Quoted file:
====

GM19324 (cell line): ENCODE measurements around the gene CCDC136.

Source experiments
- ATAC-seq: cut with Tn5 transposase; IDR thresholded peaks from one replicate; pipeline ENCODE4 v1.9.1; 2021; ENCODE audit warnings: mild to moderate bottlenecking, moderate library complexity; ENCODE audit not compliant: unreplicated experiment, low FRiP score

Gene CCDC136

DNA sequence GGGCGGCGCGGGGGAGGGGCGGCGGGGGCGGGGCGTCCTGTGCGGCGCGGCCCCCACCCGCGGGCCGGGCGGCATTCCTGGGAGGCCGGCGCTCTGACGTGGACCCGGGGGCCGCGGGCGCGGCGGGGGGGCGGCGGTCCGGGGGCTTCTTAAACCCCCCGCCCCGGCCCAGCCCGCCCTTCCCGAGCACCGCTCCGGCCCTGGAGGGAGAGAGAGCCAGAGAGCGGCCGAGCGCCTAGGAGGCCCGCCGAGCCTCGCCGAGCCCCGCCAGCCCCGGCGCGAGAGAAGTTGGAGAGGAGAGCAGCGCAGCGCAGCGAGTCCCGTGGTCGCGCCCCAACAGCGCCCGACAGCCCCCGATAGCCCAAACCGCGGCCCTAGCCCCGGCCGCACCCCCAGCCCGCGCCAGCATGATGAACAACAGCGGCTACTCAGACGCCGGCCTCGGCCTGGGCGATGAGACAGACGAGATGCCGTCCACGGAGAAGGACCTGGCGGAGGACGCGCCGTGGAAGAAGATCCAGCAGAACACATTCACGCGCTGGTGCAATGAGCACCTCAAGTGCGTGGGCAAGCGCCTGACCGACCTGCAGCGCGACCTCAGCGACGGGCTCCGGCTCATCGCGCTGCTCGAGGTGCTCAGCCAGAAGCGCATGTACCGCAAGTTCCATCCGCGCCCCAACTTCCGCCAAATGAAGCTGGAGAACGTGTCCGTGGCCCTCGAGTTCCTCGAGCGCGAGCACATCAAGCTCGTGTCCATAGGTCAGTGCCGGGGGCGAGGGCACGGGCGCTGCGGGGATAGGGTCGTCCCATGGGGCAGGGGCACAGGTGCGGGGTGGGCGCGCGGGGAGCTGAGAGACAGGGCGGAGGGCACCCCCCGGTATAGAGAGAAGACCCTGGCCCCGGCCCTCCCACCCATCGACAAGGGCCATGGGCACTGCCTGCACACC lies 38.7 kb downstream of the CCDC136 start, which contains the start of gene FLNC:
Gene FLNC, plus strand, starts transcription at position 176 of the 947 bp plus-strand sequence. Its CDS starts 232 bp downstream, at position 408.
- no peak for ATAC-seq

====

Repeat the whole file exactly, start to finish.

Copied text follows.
GM19324 (cell line): ENCODE measurements around the gene CCDC136.

Source experiments
- ATAC-seq: cut with Tn5 transposase; IDR thresholded peaks from one replicate; pipeline ENCODE4 v1.9.1; 2021; ENCODE audit warnings: mild to moderate bottlenecking, moderate library complexity; ENCODE audit not compliant: unreplicated experiment, low FRiP score

Gene CCDC136

DNA sequence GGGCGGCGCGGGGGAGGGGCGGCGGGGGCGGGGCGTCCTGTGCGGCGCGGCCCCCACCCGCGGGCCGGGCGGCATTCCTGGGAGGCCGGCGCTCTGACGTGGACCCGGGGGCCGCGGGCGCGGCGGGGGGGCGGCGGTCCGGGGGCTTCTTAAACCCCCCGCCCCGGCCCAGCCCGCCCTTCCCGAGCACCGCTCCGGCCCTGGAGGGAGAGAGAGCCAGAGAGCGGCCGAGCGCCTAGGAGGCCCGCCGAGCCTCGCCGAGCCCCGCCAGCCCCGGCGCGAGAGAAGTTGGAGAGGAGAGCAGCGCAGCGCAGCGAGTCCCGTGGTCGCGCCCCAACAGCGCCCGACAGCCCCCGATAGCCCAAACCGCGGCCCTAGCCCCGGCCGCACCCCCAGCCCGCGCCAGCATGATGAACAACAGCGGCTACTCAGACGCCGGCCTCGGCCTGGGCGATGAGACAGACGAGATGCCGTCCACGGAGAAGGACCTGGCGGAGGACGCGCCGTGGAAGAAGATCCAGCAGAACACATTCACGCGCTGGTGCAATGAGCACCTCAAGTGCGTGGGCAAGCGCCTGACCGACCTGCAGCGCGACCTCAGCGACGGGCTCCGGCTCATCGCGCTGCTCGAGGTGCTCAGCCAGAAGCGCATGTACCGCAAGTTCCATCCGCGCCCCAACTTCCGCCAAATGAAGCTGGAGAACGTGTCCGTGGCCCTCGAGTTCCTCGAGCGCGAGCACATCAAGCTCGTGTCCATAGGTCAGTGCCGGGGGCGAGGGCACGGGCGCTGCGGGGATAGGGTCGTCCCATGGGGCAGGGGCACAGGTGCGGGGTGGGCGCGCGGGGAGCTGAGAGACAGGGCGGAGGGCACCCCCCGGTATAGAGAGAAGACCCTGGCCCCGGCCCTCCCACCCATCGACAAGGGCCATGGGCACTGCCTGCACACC lies 38.7 kb downstream of the CCDC136 start, which contains the start of gene FLNC:
Gene FLNC, plus strand, starts transcription at position 176 of the 947 bp plus-strand sequence. Its CDS starts 232 bp downstream, at position 408.
- no peak for ATAC-seq